Mutations at the GBSSI (also called Waxy or Wx) locus that result in amylose being present in low levels or absent in endosperm starch (Fukunaga et al. 2002)—the waxy phenotype—have been characterized in several species. In barley, a 413-bp deletion in the promoter and 5′ untranslated region of the GBSSI gene disrupts transcription, reducing the production of GBSSI protein to a fraction of its levels in the nonwaxy type (Domon et al. 2002; Patron et al. 2002). In maize and in foxtail millet (Setaria italica [L.] P. Beauv), gene expression is disrupted by diverse transposable element insertions (Wessler and Varagona 1985; Wessler et al. 1990; Marillonnet and Wessler 1997; Kawase et al. 2005). In rice, a G→T mutation at the splice site of intron 1 results in incomplete processing of pre-mRNA (Hirano and Sano 1991; Wang et al. 1995; Hirano et al. 1998; Isshiki et al. 1998). In sorghum, a single-nucleotide polymorphism (SNP) has been identified, which causes a Glu to His mutation that may inactivate the GBSSI protein (McIntyre et al. 2008). In all the above diploid crops, the waxy phenotype has arisen by spontaneous mutations. In hexaploid bread wheat, a waxy line has been produced by crossing partially waxy cultivars with spontaneous mutations in the three GBSSI homeologues in the A, B, and D genomes (Nakamura et al. 1995). These have been characterized, respectively, as a 23-bp deletion in the Wx-A1b allele that affects transcript splicing or a 173-bp transposon insertion in an exon; a deletion of the entire GBSSI transcription unit in the Wx-B1b allele; and a 588-bp deletion in the Wx-D1b allele that leads to the deletion of 30 amino acids from the C-terminus (Vrinten et al. 1999; Saito et al. 2004). Distinct single-nucleotide insertions and deletions causing frameshift mutations have been identified as responsible for the independent origin of null Wx-A1 alleles in emmer wheat (Saito and Nakamura 2005).
With the exception of waxy strains of emmer and bread wheats, which have been generated by modern breeding programs, waxy varieties of cereals originated in east and southeast Asia, where they have been selected in response to a cultural preference for glutinous-type (i.e., waxy) starchy foods (Sakamoto 1996; Olsen and Purugganan 2002). Panicum miliaceum L. (broomcorn, proso, or common millet), a tetraploid species (2n = 4x = 36), is one of the world's oldest and historically most important domesticated cereals; recent data attest to its presence as early as 10,000 cal BP in northern China (Crawford 2009; Lu et al. 2009). Its probable center of domestication was in this region (although with possible independent domestications further west in Eurasia; Zohary and Hopf 2000; Jones 2004; Hunt et al. 2008), and there is currently considerable interest in its early cultivation and domestication, as revealed through diverse analytical techniques including stable isotopic analysis, phytoliths, and lipid biomarkers (Jacob et al. 2008; Barton et al. 2009; Lu et al. 2009). These factors make this crop an interesting species in which to investigate the selection of waxy mutants. Distinct terms indicating glutinous broomcorn millet are recorded in Chinese classical texts dating back some 2,000 years (Sakamoto 1996). Waxy millet therefore provides an ideal system to explore the biochemistry and molecular biology that lie behind ancient food-preference choices.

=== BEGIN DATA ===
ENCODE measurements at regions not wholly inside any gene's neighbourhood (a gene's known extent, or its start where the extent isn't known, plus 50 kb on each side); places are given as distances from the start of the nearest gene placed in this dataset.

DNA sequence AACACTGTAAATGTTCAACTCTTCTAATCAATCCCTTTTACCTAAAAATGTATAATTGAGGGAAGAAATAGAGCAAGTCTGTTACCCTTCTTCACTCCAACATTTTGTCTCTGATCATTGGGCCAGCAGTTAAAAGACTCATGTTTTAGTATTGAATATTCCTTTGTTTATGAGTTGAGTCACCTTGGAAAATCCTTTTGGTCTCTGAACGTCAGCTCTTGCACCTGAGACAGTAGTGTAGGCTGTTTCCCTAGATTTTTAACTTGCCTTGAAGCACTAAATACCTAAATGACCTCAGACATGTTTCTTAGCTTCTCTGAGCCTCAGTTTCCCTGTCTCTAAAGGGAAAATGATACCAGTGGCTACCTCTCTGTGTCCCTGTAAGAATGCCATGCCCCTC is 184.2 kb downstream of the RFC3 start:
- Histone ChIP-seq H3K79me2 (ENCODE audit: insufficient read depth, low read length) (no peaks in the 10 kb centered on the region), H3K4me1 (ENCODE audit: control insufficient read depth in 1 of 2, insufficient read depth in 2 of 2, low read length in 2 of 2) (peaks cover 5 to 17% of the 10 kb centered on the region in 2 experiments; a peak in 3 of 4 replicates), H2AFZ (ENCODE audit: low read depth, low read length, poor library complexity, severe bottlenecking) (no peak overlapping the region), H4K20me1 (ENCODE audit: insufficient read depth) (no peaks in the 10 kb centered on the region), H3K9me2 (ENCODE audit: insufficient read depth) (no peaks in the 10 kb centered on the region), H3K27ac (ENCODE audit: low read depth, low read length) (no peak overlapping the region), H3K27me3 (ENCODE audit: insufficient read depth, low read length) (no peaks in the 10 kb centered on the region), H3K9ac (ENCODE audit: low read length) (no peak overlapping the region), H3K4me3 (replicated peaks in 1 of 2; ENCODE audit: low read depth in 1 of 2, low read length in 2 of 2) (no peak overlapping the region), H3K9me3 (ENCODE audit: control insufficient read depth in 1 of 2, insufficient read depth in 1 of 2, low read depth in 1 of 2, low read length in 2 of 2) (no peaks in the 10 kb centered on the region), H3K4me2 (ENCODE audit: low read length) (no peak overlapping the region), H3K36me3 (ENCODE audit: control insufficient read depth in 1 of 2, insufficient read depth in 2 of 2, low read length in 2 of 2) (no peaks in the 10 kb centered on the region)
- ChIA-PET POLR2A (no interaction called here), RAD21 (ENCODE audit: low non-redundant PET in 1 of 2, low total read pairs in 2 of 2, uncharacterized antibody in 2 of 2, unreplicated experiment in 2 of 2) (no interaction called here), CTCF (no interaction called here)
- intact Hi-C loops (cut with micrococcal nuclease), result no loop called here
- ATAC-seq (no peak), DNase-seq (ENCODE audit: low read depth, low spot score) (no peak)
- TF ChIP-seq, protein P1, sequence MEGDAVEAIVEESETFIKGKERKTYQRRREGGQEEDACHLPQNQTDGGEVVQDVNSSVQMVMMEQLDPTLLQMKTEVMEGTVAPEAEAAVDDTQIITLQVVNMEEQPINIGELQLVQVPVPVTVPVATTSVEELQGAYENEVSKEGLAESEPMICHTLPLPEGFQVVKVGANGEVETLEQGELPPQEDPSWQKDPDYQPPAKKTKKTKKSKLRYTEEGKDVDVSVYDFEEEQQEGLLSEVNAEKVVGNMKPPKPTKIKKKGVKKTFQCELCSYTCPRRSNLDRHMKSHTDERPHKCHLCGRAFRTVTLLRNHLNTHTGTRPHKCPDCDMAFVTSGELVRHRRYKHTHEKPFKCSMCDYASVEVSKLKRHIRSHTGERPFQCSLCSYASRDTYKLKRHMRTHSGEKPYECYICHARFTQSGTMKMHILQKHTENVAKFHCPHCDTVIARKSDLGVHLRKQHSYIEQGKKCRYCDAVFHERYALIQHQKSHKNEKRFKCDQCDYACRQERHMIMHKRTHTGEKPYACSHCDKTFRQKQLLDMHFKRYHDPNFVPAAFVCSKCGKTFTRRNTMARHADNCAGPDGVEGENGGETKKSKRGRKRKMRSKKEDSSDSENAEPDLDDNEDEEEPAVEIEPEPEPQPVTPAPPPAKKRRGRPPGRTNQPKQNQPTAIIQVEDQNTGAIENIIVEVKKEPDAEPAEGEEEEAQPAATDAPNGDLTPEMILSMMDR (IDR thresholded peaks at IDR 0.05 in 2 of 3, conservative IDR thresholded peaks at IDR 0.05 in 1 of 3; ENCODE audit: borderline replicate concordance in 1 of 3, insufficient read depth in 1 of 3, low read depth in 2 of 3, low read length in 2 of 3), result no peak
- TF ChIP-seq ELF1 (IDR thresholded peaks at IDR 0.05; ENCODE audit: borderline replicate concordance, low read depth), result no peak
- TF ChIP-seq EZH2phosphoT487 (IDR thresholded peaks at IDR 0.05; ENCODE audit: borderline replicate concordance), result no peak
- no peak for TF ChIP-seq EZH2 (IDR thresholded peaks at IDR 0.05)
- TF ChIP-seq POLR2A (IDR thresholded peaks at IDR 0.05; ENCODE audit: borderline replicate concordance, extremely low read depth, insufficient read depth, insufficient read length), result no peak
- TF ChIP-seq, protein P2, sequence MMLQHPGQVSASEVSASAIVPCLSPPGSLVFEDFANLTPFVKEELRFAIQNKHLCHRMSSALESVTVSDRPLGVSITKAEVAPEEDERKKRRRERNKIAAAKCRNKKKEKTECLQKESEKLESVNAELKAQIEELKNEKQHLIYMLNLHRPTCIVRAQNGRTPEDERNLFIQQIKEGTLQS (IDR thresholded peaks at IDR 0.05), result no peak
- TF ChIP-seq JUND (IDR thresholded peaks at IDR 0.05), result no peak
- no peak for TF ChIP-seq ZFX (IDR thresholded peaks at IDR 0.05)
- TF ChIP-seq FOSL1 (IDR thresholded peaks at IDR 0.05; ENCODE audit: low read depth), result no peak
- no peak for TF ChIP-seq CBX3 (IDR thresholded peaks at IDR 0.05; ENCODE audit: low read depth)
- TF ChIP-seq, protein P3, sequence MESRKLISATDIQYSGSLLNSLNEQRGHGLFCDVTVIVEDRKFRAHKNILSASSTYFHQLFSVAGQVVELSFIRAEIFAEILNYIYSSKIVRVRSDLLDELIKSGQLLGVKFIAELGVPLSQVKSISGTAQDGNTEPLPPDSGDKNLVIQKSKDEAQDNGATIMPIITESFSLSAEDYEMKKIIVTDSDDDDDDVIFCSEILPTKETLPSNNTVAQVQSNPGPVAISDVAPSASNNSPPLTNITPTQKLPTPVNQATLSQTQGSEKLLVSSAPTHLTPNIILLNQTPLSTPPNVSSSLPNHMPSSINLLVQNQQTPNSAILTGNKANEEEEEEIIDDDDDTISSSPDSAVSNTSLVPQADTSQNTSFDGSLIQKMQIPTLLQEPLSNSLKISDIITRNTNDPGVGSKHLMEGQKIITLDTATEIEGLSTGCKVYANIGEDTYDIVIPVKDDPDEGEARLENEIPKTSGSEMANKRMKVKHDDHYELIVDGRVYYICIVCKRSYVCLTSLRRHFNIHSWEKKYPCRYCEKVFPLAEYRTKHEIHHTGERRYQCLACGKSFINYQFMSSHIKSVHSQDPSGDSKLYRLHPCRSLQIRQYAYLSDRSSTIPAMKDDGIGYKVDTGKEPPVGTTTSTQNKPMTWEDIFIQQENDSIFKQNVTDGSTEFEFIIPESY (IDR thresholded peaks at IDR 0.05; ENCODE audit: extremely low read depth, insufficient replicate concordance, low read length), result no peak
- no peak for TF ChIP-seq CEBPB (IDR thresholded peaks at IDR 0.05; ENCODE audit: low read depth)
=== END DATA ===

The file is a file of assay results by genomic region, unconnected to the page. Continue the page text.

Previous work (Graybosch and Baltensperger 2009) has shown that the waxy trait in this tetraploid species is determined by recessive alleles at two loci. In the current study, we have provided the first characterization of these loci, obtaining DNA sequence for the region corresponding to the full length of the mature GBSSI protein for two GBSSI homeologues. We found evidence for the presence of these two forms of GBSSI in starch granules. At one locus, we have established a clear link between a genetic mutation and its biochemical effect of loss of GBSSI activity, leading to loss of amylose synthesis and waxy-type endosperm. At the other locus, we identified three alleles, of which two result in the loss of active GBSSI protein. It was not possible to determine whether the third allele represents the functional version of this homeologue, but consideration of the allele distributions and genotype combinations enables us to establish a hypothesis for the evolution of the waxy phenotype in this species.